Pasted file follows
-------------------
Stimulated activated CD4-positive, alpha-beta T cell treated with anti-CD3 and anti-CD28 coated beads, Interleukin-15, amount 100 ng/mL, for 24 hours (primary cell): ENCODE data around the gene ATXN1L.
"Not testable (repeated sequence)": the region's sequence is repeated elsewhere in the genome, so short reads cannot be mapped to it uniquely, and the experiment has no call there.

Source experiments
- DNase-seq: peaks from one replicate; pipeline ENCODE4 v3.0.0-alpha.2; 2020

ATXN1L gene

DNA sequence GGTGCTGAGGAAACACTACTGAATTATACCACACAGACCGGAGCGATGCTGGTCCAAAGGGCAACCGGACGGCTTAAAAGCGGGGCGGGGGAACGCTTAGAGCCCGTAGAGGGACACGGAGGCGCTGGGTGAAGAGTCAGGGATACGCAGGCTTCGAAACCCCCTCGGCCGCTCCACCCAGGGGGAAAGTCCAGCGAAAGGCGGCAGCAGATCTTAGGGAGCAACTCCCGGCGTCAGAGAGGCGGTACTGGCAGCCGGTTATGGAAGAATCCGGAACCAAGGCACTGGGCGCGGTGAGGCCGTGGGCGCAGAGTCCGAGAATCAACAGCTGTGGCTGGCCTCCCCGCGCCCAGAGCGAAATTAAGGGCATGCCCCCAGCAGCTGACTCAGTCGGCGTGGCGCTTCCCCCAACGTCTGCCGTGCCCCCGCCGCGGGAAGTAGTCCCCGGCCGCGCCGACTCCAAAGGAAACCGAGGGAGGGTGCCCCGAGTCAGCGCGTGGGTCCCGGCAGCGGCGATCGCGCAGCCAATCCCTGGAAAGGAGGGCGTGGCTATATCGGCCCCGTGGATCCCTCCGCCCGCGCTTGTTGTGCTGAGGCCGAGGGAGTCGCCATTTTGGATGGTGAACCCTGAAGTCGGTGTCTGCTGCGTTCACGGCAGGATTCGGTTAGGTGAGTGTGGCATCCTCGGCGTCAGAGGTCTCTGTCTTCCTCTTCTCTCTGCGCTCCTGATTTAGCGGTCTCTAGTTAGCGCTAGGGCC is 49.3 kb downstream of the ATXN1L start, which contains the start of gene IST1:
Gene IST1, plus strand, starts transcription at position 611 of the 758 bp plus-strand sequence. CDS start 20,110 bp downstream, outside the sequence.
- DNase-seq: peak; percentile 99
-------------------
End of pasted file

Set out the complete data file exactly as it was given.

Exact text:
Stimulated activated CD4-positive, alpha-beta T cell treated with anti-CD3 and anti-CD28 coated beads, Interleukin-15, amount 100 ng/mL, for 24 hours (primary cell): ENCODE data around the gene ATXN1L.
"Not testable (repeated sequence)": the region's sequence is repeated elsewhere in the genome, so short reads cannot be mapped to it uniquely, and the experiment has no call there.

Source experiments
- DNase-seq: peaks from one replicate; pipeline ENCODE4 v3.0.0-alpha.2; 2020

ATXN1L gene

DNA sequence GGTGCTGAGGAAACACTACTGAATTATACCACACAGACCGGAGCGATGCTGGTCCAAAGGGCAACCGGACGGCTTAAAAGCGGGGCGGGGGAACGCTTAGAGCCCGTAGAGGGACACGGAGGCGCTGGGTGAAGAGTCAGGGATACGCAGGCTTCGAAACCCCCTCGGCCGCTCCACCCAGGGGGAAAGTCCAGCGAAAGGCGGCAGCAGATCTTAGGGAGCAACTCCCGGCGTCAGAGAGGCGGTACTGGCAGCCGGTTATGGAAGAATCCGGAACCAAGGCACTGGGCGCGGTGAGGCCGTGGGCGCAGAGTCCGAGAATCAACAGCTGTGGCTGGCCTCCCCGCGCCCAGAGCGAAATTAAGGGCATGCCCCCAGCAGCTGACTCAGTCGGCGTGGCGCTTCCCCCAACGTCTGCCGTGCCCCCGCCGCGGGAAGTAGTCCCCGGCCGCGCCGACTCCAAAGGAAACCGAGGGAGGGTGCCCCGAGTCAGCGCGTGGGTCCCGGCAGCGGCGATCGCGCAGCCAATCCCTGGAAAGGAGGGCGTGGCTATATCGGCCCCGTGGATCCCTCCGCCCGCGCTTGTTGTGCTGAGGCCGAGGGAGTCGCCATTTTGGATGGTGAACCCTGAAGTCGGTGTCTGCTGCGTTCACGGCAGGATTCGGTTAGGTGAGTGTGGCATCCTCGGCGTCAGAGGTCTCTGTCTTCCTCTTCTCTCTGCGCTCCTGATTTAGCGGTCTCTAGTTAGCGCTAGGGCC is 49.3 kb downstream of the ATXN1L start, which contains the start of gene IST1:
Gene IST1, plus strand, starts transcription at position 611 of the 758 bp plus-strand sequence. CDS start 20,110 bp downstream, outside the sequence.
- DNase-seq: peak; percentile 99